Both Uber and Waymo found themselves being scolded by a federal judge who called one side “greedy” and accused the other of repeatedly misleading the court.

During a tension-filled court hearing on Wednesday in San Francisco, Waymo asked the court to hold Uber and its lawyers in contempt for dragging their feet when it comes to disclosing information about documents in their possession.

U.S. District Judge William Alsup, who is presiding over the high-profile suit between the two companies, specifically called out Uber’s lawyer, Arturo Gonzalez of Morrison & Foerster, for misleading the court “time and time again.”

At one point, Alsup even threatened to have Gonzalez take the stand during the upcoming trial to explain why Uber has been slow to respond to request for documents, including the 14,000 files that were allegedly stolen from Google by an engineer who went on to lead Uber’s self-driving car efforts.

“You’ll be a good witness. You’ll be right there explaining to the jury and explaining this story,” Alsup told Uber’s lawyer, pointing to the stand next to him.

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While there’s a chance Gonzalez could still take the stand during trial, Alsup seemed more inclined to let the jury hear about the many deadlines Uber’s legal team missed or dodged in the lead-up to the trial, which is scheduled to begin in October.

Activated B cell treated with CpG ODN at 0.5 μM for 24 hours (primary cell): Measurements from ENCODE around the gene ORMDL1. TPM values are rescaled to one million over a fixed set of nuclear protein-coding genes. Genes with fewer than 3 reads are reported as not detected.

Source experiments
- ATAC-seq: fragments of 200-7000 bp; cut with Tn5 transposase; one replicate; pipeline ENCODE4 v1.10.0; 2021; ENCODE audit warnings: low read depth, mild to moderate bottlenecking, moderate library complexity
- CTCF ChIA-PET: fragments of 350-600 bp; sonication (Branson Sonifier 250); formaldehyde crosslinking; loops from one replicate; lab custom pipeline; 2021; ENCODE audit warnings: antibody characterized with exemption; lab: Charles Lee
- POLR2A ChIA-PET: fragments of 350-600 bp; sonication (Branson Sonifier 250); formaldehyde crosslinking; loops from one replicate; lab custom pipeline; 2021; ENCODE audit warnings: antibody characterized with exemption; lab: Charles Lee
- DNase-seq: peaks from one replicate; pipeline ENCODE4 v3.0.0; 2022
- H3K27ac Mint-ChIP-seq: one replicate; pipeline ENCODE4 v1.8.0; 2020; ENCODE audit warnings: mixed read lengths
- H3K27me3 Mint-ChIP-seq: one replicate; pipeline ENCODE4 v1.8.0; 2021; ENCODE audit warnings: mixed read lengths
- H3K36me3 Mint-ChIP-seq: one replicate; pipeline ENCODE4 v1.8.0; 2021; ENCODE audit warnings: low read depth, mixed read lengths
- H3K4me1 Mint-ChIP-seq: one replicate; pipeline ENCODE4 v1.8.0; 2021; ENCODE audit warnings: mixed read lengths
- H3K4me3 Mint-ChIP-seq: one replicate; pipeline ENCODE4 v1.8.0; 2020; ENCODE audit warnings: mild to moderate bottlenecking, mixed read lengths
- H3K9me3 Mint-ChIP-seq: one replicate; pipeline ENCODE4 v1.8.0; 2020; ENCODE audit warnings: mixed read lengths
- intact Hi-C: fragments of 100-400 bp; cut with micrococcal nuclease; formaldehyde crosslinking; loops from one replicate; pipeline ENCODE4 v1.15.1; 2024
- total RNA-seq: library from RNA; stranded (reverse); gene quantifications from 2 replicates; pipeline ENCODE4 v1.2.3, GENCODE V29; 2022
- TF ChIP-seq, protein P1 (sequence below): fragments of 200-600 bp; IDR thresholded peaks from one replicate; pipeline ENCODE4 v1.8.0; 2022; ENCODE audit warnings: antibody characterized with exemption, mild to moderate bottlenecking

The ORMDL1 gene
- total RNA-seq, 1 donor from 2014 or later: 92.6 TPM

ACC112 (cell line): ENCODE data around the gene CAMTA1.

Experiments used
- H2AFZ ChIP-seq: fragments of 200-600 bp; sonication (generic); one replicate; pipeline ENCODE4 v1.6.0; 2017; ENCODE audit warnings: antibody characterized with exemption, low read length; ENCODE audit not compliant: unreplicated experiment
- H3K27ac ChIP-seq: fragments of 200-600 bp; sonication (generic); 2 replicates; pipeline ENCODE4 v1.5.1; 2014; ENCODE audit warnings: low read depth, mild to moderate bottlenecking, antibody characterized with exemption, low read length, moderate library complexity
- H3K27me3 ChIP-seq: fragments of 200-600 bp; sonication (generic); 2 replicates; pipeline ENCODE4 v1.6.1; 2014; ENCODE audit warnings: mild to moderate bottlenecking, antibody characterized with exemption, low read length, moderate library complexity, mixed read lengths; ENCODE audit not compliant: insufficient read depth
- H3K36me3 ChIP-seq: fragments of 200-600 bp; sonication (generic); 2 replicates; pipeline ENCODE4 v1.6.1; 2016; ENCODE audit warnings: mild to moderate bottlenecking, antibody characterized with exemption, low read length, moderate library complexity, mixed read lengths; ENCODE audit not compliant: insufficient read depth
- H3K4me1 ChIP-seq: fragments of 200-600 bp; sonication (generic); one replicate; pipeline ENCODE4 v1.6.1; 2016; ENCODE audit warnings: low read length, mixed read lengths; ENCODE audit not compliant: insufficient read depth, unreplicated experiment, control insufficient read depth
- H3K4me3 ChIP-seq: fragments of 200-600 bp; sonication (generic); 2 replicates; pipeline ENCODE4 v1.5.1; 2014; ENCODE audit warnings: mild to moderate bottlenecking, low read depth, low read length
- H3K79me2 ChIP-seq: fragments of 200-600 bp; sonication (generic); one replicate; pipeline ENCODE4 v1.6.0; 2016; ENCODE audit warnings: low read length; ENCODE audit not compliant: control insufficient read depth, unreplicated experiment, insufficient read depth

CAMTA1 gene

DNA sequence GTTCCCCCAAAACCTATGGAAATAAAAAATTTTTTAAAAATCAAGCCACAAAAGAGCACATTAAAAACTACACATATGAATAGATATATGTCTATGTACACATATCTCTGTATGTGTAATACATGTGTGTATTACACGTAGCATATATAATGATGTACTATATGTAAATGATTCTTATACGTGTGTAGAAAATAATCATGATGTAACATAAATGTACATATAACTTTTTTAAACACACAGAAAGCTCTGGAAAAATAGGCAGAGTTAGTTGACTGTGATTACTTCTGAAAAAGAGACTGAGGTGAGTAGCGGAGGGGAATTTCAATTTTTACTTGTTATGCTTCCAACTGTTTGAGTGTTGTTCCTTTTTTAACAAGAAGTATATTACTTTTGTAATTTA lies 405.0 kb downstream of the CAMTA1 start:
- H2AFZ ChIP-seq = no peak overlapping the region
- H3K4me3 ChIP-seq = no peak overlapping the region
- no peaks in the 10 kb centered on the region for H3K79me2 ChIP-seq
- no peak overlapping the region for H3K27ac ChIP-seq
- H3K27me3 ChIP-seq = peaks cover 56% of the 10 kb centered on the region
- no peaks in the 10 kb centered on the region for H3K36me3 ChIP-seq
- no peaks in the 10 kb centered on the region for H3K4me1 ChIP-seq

“I am concerned that Mr. Gonzalez failed to disclose that he had the documents and took a long time to come clean,” Alsup said. “I am inclined… to tell the jury exactly this scenario: that he was ordered to come clean, did not come clean, ordered to come clean again, and did not come clean — finally in June or July came clean.”

In a heated exchange, Gonzalez fired back at the judge for buying into a “completely false premise” and said there will never be a time when anyone proves that his firm or Uber ever concealed the 14,000 documents.

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While much of Alsup’s scolding was directed at Uber, he wasn’t happy with Waymo either.

In a previous court order, the Google spin-off company had to narrow down its list of trade secret violations from over 100 to nine to be argued at trial. When Waymo asked to retain the right to argue the rest, Alsup said if it wanted the whole lot, he could postpone the case for a year, potentially to Waymo’s own detriment.

“You can’t have everything,” Alsup said. “You want 121? I’ll give you that. We can push this out another couple of years and they’ll have cars on the street because you’re being greedy.”

In the end, Waymo acquiesced and agreed to move forward with their limited selection. The case, in which Uber’s lawyers said could involve “potentially multi-billion dollar damages,” is scheduled to begin in early October. – Written by